Am enjoying the book Shattered Sword, as recommended by several Lexicans. It is about the Battle of Midway, with many previously unseen Japanese sources.
And I enjoy playing historical “what ifs” – while futile of course (an Army Sgt told me years ago “If a bullfrog had wings he’d fly” – but still, what I find fascinating about history is that frequently there are such profound consequences that turn on one individual.
Reason I mention this is that there is a passage in the book that describes Adm Yamamoto, and a political rival of his, Adm Nagano.
Both had solid tactical reasons for pursuing what they did – Yamamoto for attacking the US at Pearl Harbor with the reasoning that if Japan was to have success in the Pacific, they had to knock out the US Navy.
Nagano had an equally good reason for not attacking Pearl Harbor and drawing the Americans in – reasoning (correctly I think) that if Japan didn’t provoke the US, Roosevelt would have had a difficult time bringing the US into a war with Japan.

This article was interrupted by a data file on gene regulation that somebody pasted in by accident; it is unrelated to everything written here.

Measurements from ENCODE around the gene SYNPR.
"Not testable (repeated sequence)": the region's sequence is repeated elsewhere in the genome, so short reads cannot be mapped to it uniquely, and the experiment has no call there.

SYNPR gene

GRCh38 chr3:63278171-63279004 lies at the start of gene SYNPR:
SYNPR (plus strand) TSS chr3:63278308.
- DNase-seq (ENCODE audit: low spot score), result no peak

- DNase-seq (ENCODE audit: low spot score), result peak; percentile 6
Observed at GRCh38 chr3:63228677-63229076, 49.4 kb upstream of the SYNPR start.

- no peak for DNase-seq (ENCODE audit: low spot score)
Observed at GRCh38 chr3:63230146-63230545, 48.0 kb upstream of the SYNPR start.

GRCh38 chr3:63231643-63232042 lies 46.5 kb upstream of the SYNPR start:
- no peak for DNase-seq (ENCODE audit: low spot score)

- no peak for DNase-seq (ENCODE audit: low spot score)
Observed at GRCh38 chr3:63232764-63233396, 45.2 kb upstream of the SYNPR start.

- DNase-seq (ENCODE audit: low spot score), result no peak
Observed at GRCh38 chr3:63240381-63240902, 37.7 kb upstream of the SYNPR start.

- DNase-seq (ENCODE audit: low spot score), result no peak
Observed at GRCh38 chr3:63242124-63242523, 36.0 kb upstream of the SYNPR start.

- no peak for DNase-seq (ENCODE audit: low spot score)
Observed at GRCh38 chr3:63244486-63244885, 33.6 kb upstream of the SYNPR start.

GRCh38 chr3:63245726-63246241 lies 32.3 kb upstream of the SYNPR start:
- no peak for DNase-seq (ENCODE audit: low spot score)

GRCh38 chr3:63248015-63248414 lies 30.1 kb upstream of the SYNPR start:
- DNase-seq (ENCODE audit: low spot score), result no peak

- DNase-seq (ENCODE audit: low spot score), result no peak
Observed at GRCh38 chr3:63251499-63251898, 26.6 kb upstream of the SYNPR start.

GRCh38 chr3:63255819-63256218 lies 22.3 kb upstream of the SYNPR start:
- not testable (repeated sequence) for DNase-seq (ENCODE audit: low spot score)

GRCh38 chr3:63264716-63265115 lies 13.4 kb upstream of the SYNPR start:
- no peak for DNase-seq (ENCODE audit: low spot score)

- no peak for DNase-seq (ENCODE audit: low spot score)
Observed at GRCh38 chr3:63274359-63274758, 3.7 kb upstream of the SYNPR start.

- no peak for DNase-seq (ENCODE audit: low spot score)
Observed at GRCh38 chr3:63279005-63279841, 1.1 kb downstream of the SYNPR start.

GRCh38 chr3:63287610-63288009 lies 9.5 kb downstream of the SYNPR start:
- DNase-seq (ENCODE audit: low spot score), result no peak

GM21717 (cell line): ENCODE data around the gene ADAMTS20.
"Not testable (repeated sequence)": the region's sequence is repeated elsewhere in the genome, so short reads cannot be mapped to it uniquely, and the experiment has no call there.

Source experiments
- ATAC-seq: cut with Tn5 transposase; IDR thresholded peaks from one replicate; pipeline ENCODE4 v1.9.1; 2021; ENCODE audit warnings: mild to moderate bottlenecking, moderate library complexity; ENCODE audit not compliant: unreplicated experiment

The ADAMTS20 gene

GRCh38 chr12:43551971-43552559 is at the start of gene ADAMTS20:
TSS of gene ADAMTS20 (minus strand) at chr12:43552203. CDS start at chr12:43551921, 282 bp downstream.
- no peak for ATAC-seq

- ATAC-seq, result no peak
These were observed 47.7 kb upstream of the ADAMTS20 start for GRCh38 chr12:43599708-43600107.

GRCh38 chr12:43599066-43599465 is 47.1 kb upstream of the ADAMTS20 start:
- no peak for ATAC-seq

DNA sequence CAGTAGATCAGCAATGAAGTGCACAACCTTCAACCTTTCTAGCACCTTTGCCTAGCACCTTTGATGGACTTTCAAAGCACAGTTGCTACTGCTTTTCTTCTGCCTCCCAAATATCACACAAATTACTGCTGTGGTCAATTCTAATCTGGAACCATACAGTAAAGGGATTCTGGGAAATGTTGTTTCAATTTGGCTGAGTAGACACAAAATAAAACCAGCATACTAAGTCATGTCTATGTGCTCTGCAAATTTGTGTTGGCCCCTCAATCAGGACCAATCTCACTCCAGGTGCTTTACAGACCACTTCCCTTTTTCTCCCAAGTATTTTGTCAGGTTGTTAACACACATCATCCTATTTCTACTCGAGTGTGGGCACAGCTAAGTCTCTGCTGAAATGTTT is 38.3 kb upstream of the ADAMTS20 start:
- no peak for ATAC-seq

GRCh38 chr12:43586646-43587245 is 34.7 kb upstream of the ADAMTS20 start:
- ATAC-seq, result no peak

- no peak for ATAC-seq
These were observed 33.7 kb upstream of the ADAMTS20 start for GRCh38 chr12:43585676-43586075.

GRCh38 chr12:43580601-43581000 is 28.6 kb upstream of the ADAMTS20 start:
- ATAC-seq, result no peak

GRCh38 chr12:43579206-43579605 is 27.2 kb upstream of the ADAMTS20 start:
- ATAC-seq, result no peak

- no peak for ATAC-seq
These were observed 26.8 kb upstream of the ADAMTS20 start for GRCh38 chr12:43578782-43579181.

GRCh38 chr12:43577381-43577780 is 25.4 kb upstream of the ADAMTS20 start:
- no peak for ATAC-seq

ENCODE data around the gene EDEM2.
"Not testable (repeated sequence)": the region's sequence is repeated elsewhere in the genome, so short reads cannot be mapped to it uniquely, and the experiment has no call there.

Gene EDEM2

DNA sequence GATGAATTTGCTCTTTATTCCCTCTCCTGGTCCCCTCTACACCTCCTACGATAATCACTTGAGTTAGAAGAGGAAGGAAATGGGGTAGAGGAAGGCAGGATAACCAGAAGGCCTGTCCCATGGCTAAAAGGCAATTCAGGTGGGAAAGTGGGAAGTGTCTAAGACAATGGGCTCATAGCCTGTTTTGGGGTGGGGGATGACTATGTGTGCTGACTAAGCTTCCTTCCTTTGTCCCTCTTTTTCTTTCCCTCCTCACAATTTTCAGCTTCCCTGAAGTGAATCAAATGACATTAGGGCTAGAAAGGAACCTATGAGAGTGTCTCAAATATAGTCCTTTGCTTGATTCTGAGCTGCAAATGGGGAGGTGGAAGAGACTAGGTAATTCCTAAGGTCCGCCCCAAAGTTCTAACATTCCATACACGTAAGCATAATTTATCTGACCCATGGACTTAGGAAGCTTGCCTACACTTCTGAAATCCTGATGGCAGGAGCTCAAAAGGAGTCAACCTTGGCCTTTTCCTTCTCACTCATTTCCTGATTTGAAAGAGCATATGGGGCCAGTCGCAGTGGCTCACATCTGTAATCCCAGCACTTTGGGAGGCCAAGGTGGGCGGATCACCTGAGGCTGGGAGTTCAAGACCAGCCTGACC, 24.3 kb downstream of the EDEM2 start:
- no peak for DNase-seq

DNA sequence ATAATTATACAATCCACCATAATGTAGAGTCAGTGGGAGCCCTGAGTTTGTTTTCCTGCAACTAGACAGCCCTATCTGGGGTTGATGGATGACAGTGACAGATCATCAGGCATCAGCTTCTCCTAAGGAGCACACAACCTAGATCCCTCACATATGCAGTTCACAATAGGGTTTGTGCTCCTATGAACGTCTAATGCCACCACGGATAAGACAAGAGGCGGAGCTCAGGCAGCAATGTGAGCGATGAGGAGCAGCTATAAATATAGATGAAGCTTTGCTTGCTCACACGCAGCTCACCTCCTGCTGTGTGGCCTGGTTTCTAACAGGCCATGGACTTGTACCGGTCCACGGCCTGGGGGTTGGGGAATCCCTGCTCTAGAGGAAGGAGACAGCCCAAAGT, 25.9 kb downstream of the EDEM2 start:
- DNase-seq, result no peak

Speculation is always futile in dealing with alternative history, but it is interesting to think what the Pacific would have been like today had Nagano’s views prevailed.
2 responses to “A Bit Of Historical Speculation”
Good read that book. It is very illuminating to see the truth that Yamamoto was not some sort of super-genius, but rather quite the opposite. His having a stompyfeet tantrum over getting his way for Operation MI being just one example. As well as seeing how the staff work prior to the operation was so bankrupt as to be worthless. Ignoring your own wargaming guys is not helping, fellas.
Bill, the US was shot full of luck at Midway.
I would welcome a retelling of the US side of Midway to the same level of detail in Shattered Sword. There is still a lot of myths and cover-ups. Like – where was the Yorktown Air Group?